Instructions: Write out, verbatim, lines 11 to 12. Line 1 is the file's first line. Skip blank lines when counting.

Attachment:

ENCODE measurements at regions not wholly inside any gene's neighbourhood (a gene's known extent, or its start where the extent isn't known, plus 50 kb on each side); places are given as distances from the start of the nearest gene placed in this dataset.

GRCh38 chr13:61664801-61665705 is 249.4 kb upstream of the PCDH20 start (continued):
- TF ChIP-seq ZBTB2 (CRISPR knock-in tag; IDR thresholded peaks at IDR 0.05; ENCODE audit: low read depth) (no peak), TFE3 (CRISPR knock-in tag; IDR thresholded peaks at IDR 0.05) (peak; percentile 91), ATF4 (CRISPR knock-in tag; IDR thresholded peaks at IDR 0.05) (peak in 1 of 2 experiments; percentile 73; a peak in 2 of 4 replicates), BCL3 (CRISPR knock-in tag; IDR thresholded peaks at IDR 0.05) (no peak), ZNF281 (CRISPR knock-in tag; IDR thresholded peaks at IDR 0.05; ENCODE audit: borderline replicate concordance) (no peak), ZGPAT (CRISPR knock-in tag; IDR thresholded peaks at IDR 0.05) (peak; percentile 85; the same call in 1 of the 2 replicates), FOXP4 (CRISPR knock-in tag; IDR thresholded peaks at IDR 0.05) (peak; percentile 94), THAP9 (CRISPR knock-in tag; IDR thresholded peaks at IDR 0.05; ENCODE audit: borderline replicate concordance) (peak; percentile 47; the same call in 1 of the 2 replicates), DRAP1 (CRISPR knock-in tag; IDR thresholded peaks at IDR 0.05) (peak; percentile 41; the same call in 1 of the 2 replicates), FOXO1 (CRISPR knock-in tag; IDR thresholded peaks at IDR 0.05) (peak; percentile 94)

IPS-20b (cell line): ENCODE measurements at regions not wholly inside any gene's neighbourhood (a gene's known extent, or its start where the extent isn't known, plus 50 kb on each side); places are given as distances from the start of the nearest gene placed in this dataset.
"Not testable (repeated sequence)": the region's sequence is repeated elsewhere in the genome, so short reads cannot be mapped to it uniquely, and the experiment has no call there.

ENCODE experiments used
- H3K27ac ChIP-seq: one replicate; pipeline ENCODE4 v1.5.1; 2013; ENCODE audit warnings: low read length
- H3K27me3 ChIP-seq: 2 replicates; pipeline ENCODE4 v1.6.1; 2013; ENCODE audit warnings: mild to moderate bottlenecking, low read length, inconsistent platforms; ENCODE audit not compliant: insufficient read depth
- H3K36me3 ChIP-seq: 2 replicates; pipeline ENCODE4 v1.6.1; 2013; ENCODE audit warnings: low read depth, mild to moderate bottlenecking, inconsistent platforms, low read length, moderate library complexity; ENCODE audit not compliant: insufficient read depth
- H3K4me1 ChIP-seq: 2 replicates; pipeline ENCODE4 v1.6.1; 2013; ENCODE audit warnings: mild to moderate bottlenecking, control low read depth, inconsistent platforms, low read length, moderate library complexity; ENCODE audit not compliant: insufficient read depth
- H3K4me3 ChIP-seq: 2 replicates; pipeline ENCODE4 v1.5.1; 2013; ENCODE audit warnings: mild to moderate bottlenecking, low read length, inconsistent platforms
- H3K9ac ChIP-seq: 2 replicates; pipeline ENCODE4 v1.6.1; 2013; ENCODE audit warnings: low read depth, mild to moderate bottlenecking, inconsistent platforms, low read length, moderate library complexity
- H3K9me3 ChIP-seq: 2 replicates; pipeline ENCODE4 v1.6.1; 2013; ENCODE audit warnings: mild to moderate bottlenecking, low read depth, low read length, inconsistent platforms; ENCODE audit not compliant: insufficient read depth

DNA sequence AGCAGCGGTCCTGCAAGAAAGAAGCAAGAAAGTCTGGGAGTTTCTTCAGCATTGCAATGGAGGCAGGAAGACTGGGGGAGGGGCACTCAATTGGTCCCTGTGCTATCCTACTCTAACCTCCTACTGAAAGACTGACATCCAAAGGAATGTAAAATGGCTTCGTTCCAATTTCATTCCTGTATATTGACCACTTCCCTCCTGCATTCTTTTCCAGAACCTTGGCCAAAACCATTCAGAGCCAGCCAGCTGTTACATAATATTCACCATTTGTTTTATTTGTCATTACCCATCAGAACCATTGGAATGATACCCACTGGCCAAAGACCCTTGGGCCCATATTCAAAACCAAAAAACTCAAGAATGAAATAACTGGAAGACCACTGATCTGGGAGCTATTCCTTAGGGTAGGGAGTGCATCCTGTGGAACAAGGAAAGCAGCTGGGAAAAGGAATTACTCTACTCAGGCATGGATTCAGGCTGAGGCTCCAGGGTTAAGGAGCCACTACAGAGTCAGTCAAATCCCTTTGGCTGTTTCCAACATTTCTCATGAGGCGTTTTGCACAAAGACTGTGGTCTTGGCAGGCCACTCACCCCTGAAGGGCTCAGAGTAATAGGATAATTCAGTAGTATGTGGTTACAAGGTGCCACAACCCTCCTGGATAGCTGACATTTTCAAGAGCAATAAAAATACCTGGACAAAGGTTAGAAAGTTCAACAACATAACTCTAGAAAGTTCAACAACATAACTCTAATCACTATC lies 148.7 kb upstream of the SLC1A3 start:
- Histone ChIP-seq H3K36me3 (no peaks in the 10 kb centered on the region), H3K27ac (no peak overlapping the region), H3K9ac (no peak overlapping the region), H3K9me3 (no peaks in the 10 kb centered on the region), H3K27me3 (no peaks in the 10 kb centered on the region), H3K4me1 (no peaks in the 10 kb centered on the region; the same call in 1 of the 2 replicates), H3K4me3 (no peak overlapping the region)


- H3K4me3 ChIP-seq: 2 replicates; pipeline ENCODE4 v1.5.1; 2013; ENCODE audit warnings: mild to moderate bottlenecking, low read length, inconsistent platforms
- H3K9ac ChIP-seq: 2 replicates; pipeline ENCODE4 v1.6.1; 2013; ENCODE audit warnings: low read depth, mild to moderate bottlenecking, inconsistent platforms, low read length, moderate library complexity